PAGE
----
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Well, these are government suggestions, not orders. Vanoc doesn't have to take them. Selecting veterans (or even family members of those killed) to carry the torch along the path is OK by me, but in my mind, the first Canadians to actually carry the flame on Canadian soil should be athletes and residents of that particular province or territory. In 1988, legendary Olympic champion Barbara Ann Scott and former Newfoundland Olympian Ferd Hayward picked up the torch when it arrived in St. John's. That is a more fitting message of unifying Canadians, sport, and the Olympics than sending in the military to greet the flame. I think the relay also needs to get started off with a big name to attract attention. From there, it should to to Canadians of all walks of life.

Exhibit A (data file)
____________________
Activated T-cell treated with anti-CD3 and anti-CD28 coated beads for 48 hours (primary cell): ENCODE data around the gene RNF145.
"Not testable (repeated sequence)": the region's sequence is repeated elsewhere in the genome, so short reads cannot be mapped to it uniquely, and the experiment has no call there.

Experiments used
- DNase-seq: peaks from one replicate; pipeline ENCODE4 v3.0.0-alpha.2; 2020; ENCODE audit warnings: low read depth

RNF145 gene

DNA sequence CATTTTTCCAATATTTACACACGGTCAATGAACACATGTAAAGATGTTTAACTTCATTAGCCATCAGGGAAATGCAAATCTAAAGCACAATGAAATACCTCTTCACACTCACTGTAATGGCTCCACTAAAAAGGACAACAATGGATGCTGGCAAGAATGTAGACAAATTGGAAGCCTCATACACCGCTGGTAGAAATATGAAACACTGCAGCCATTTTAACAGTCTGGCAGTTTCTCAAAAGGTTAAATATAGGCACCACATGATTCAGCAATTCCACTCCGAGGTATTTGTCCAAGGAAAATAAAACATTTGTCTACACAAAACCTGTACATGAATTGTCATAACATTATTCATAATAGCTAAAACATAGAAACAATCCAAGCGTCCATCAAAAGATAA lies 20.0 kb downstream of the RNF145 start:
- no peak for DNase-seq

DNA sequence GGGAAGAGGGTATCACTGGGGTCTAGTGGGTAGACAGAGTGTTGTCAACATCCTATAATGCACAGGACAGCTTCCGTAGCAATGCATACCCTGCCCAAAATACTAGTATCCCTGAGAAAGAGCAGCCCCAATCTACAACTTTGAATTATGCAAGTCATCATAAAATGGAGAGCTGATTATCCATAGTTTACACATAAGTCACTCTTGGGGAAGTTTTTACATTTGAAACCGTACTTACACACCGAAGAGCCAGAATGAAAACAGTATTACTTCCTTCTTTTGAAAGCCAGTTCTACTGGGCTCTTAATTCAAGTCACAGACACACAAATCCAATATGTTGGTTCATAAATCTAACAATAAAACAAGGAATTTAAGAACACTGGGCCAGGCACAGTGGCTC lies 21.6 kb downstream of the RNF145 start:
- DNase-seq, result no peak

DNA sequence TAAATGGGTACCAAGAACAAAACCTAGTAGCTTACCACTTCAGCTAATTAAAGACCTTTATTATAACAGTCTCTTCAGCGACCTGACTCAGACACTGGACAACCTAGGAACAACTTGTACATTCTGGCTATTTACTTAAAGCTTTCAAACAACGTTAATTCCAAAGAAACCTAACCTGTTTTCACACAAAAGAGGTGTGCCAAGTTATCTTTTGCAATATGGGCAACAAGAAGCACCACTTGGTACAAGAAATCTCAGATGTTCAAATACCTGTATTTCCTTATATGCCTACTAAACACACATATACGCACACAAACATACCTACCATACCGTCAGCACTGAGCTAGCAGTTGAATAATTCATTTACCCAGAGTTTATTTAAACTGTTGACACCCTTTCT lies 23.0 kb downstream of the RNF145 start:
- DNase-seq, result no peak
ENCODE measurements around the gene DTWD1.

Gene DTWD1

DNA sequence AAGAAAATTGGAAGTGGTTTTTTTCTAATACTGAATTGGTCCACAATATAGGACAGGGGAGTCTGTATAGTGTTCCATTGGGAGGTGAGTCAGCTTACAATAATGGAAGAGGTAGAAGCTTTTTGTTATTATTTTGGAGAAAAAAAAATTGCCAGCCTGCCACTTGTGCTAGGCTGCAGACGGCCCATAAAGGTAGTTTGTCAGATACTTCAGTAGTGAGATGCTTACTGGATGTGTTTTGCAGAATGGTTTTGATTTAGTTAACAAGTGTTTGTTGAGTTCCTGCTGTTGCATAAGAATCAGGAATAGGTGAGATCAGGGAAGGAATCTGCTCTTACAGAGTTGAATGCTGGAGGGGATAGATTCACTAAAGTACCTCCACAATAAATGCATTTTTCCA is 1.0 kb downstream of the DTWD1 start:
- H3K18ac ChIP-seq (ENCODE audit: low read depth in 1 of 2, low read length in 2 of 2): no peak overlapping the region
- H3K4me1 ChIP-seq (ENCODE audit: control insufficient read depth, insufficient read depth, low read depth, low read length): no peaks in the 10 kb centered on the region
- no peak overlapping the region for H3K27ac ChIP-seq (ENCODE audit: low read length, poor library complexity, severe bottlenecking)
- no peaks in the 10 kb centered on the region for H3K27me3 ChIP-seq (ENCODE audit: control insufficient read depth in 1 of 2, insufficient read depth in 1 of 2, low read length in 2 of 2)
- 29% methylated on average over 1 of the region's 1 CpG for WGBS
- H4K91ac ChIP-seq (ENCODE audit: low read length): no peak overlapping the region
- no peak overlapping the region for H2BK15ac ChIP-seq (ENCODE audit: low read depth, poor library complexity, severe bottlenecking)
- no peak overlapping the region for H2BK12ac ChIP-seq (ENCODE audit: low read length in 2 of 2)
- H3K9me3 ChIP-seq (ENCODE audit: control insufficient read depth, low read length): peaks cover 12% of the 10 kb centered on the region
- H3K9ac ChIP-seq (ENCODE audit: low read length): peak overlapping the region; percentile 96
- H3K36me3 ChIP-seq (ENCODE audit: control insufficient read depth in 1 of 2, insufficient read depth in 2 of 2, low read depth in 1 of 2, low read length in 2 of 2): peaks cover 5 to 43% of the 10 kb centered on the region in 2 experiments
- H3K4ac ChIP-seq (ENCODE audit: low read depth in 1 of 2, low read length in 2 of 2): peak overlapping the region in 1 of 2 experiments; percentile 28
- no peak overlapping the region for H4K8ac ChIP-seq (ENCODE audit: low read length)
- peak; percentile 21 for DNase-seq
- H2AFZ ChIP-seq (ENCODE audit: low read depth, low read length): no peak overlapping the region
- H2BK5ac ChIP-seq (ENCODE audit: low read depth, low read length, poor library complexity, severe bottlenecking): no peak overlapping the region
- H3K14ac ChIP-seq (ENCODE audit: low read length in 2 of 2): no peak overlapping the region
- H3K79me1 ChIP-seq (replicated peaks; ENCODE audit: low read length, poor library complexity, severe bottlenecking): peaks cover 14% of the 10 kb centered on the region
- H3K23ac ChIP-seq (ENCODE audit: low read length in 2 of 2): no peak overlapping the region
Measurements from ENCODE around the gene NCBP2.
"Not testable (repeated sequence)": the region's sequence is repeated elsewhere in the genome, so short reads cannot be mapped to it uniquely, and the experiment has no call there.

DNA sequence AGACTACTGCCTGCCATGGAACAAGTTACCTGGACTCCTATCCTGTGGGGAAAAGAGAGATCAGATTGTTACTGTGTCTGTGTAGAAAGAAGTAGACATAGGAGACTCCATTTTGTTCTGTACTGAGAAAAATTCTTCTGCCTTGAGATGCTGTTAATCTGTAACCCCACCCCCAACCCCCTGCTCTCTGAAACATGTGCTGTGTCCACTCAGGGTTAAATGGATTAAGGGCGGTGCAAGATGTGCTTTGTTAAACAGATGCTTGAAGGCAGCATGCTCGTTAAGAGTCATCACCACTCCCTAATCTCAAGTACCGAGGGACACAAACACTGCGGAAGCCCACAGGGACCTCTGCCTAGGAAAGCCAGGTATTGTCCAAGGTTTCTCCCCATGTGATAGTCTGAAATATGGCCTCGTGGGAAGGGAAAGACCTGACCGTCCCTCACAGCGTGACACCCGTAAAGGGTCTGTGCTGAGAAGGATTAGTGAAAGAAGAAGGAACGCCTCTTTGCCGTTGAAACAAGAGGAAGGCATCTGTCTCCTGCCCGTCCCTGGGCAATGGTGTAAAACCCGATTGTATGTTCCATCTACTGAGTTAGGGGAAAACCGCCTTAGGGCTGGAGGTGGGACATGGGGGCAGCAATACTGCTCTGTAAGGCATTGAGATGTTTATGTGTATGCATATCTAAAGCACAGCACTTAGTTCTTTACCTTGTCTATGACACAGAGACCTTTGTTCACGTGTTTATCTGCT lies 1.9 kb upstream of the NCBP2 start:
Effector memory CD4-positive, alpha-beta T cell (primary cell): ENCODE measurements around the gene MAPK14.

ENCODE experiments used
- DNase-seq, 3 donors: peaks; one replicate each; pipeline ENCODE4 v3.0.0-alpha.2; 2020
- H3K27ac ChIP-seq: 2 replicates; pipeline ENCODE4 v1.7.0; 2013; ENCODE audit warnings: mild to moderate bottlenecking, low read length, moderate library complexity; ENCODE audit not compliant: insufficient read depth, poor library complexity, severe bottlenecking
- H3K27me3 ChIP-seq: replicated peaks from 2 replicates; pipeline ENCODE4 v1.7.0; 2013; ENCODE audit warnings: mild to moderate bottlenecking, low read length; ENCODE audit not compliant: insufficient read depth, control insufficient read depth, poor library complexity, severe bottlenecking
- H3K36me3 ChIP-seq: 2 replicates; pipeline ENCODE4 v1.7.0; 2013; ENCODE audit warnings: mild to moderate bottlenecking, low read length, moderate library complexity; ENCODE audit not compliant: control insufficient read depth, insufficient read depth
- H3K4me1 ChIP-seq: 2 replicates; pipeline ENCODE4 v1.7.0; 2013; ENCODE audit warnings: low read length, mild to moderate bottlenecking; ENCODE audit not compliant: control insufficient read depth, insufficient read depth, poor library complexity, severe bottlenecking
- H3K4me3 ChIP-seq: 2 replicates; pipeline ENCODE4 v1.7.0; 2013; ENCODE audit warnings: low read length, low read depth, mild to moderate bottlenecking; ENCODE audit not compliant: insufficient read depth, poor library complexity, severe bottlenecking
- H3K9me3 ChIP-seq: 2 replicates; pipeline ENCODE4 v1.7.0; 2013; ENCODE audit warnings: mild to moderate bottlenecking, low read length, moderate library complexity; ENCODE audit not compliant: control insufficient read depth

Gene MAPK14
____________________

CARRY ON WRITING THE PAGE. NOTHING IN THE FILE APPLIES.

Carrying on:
I liked that decision from OCO'88 then. I would not be surprised, when it comes to Newfoundland here, that Brad Gushue of the men's curling team from Torino 2006 will start that portion of the relay. He's still the biggest star there.

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Yes, I'm sure he'll be part of the relay through NL.

But there is always the question of the stadium runners. The norm in the past few years has been established that a bevy fo past Olympic champions/medallists from the Host Nation parade the flame around the stadium to thunderous cheers. Atlanta, Nagano, Sydney, Salt Lake, Athens, Torino, Beijing...it has been an unbroken string with the exception of the British land mine victim in Nagano. So that leaves the question for Vancouver. Will it continue what I believe is a really great tradition?

There is a long list of gold and multiple medallists to chose from (especially in the post-Calgary years)...Catriona LeMay Doan, Marc Gagnon, Cindy Klassen, Clara Hughes, Sale/Pelletier, the Gushue team, Beckie Scott, Lueders/MacEachern, Elvis Stojko, Chandra Crawford, Kerrin Lee-Gartner, Jean-Luc Brassard, Jennifer Heil, the men's and women's hockey teams, Duff Gibson, the Schmirler team, and others.